When can you tell that an artistic movement has reached maturity? The more jaded (and perhaps realistic) among us might argue that commercial success and widespread imitation ushers in cultural adulthood. Optimistic onlookers might argue that maturity is reached when members of the movement start thinking of themselves as “artists” without a hint of irony or sarcasm. The philosopher anthropologists in the crowd might say that the apex of any movement is when self-sustaining communities sprout up around the movement’s chief purveyors, making them microcosms of civilization itself.
Then there are those who could care less—the consumer masses who aren’t as concerned with meaning and social significance as they are with pure satisfaction. Here we are now, entertain us. They’re the ones you see telling the long-winded jackass on stage to “Shut up and play something!” They’re the people who will respond to an unfamiliar jam by going to take a leak. They know what they want, and if you don’t give it to them, they’ll exercise their capitalist freedom to stop patronizing you and your wares.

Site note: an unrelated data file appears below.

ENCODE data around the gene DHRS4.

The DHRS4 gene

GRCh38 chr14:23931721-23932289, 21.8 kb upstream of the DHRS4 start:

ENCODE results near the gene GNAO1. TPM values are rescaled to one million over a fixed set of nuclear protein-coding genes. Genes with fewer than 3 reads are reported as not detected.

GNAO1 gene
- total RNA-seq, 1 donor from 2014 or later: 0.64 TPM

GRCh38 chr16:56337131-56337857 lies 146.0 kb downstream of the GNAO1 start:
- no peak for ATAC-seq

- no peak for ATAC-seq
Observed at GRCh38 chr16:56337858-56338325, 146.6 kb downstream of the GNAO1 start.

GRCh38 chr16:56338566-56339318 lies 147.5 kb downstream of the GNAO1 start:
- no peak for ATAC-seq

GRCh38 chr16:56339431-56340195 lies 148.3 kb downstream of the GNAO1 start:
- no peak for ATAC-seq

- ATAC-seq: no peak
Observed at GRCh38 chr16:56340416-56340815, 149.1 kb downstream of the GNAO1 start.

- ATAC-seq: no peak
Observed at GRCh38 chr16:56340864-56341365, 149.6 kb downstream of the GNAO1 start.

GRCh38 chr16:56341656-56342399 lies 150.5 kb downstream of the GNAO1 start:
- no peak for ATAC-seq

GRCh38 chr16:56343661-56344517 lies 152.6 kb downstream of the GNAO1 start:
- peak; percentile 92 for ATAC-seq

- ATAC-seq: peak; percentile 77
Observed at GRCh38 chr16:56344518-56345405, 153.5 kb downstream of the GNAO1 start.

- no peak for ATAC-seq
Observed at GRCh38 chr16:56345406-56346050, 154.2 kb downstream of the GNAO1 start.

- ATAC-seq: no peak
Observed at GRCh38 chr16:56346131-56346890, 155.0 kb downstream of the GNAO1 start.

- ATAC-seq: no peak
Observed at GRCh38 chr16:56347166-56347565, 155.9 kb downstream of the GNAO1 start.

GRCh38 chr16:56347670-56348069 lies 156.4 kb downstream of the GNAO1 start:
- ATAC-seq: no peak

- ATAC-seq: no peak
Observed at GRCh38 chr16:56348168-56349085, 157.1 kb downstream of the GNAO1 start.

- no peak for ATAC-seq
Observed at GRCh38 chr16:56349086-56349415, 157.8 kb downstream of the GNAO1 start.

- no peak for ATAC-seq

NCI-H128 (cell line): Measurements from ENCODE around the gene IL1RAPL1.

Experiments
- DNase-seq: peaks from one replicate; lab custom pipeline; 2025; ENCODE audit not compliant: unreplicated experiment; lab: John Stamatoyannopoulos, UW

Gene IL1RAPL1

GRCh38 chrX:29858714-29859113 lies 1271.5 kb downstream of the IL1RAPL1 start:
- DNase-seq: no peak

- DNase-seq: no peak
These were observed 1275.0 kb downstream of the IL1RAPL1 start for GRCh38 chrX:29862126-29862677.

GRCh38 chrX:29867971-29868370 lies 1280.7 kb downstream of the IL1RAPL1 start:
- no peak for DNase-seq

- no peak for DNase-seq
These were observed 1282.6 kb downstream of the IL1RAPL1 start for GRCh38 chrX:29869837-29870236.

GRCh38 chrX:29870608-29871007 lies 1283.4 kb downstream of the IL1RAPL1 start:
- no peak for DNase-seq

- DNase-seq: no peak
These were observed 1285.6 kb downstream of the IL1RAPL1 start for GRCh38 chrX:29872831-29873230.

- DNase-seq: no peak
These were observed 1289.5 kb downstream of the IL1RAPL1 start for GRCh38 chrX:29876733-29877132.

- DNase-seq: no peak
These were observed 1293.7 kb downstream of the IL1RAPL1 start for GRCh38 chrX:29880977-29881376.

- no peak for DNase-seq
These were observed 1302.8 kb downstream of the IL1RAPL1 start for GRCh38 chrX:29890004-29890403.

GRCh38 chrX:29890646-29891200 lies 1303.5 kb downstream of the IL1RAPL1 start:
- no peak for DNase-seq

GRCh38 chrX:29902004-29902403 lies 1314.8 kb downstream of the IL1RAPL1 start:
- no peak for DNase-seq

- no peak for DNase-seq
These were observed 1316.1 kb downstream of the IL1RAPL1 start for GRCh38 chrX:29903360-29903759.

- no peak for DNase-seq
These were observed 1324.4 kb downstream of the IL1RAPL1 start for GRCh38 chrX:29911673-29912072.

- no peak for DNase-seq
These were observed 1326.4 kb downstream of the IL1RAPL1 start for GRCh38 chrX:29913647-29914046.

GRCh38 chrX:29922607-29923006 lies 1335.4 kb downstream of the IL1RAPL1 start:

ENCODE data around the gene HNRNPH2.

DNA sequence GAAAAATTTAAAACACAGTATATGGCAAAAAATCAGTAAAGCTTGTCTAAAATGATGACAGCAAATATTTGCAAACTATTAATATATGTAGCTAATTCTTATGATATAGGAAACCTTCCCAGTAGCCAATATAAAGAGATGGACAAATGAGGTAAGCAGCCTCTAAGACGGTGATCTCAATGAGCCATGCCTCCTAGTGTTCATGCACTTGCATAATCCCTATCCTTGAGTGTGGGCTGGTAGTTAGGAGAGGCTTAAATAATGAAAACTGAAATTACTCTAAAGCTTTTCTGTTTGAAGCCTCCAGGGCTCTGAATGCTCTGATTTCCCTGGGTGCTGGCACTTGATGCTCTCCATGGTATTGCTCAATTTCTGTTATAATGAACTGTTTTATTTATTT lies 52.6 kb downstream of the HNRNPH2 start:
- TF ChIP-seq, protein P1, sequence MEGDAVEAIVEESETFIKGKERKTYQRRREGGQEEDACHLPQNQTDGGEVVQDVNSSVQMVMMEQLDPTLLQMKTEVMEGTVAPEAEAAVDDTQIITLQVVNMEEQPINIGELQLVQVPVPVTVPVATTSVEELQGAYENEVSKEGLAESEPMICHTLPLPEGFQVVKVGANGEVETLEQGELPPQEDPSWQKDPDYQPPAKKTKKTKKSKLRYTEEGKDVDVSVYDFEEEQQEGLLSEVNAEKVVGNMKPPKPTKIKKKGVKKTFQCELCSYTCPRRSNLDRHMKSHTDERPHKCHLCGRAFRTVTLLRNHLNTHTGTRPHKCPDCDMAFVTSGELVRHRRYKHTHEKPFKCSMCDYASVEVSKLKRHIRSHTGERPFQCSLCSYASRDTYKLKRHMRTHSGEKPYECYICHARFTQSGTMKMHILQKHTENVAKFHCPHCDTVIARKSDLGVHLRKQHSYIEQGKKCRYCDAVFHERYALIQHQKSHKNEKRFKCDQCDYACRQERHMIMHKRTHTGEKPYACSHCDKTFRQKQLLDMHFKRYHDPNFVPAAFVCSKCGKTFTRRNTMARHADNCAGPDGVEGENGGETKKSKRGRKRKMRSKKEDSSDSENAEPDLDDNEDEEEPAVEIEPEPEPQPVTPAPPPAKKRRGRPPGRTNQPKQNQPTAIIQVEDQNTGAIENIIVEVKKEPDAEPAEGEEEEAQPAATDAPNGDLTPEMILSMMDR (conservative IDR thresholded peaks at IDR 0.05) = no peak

For the most part, underground hip-hop DJs—as artistic movement, cultural movement or booty-shakin’ movement, take your pick—have kept the underground masses off the hook by keeping it as simple as a sneeze: beats, rhymes and scratches. There are many variations, but the building blocks remain the same, which is why even the most hardened fan can tire of hearing LL Cool J’s “Rock the Bells” or that Jeru the Damaja rhyme where he pumps “I get freaky, freaky, freaky” when they head out to see the DJ shows.
Fortunately for you, me, the entire “care less” world, there is DJ Z-Trip, a man whose instrument of choice is turntables. It’s an instrument for which few can match not only his technical proficiency, but his raw creativity. Calling him a turntable virtuoso would be an understatement. It’d also be a ridiculous intellectualization of a man who at his core is an entertainer. He’s P.T. Barnum. He’s George Lucas. He’s James friggin’ Brown. He is the product of a 500-channels-and-a-remote-control, information-overloaded, style-over-substance, pop-culture-as-high-art society that has yet to realize the ideal of full artistic equality and integration. Maybe if more people listened to Uneasy Listening, (Against the Grain, Vol. 1), we’d be closer to that ideal.